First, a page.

Descending on London - the capital's rise as a forum for international disputes

An increasing number of disputes from emerging markets are arriving at the doors of the English courts, and their complexity and scale is escalating. Herbert Smith's Philip Carrington and Simon Bushell report on the hurdles faced by practitioners

An increasing number of disputes from emerging markets are arriving at the doors of the English courts, and their complexity and scale is escalating. Herbert Smith’s Philip Carrington and Simon Bushell report on the hurdles faced by practitioners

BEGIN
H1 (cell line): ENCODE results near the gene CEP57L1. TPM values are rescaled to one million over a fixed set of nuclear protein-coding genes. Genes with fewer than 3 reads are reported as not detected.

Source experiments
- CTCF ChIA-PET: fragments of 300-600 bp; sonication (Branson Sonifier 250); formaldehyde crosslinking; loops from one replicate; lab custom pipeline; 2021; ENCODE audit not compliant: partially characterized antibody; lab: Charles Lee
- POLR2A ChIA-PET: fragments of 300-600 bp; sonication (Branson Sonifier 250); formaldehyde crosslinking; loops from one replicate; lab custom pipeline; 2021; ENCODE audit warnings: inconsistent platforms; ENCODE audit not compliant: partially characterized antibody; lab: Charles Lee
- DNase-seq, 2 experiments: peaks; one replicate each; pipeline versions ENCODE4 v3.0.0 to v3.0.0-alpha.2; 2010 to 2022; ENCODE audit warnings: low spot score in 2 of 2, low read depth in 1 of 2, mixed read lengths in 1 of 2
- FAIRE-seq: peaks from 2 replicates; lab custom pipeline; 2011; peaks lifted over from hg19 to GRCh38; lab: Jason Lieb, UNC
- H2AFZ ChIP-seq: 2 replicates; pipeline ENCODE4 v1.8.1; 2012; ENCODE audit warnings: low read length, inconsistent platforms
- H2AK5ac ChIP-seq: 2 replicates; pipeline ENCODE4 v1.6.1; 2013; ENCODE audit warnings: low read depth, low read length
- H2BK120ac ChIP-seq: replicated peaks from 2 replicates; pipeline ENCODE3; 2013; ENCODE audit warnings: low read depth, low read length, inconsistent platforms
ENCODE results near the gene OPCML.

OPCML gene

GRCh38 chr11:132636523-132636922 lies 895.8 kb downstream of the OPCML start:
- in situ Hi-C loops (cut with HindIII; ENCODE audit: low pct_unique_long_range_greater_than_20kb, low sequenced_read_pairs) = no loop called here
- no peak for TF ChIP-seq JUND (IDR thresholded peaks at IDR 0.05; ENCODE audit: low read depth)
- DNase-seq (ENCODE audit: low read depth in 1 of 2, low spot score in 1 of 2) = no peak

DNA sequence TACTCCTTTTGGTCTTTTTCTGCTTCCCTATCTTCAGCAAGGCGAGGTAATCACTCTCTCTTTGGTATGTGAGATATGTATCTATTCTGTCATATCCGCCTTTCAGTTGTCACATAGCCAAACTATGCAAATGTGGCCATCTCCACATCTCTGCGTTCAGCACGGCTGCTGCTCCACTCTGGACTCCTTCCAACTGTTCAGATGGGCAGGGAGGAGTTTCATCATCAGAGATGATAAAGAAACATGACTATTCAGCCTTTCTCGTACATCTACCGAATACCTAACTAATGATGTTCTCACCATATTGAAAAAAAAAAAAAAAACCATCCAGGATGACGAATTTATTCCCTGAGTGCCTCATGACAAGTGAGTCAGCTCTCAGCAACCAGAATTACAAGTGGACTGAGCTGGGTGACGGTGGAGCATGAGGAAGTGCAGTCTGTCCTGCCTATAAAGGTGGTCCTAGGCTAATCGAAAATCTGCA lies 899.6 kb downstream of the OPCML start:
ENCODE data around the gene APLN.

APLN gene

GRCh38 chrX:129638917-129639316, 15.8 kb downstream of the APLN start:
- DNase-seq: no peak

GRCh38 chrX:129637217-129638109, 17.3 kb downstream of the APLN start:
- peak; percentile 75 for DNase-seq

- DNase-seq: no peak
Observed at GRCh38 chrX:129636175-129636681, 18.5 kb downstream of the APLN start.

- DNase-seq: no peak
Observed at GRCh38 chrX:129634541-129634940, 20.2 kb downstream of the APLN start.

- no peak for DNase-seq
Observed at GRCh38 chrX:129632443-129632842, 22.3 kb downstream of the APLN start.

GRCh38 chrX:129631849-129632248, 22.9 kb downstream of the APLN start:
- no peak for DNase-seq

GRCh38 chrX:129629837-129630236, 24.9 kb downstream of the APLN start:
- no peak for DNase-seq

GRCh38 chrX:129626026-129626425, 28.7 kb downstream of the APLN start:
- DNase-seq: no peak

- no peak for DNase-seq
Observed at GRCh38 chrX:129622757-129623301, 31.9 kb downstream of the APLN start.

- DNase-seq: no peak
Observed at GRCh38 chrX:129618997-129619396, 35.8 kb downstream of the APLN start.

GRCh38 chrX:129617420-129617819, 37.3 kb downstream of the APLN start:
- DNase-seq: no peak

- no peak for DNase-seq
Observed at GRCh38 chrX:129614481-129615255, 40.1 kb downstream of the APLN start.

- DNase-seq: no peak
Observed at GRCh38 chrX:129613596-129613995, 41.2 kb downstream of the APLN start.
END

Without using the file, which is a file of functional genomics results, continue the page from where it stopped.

The English High Court and the London Court of International Arbitration (LCIA) have long been favoured by international commercial parties with major disputes. However, the frequency, size and complexity of such disputes is now reaching new heights. The economic and political turbulence in emerging and frontier markets, especially Russia and other members of the CIS, the Middle East and Africa, has been the catalyst for a series of disputes over the past five years or so that place significant – and welcome – demands on the London legal market and its legal infrastructure.

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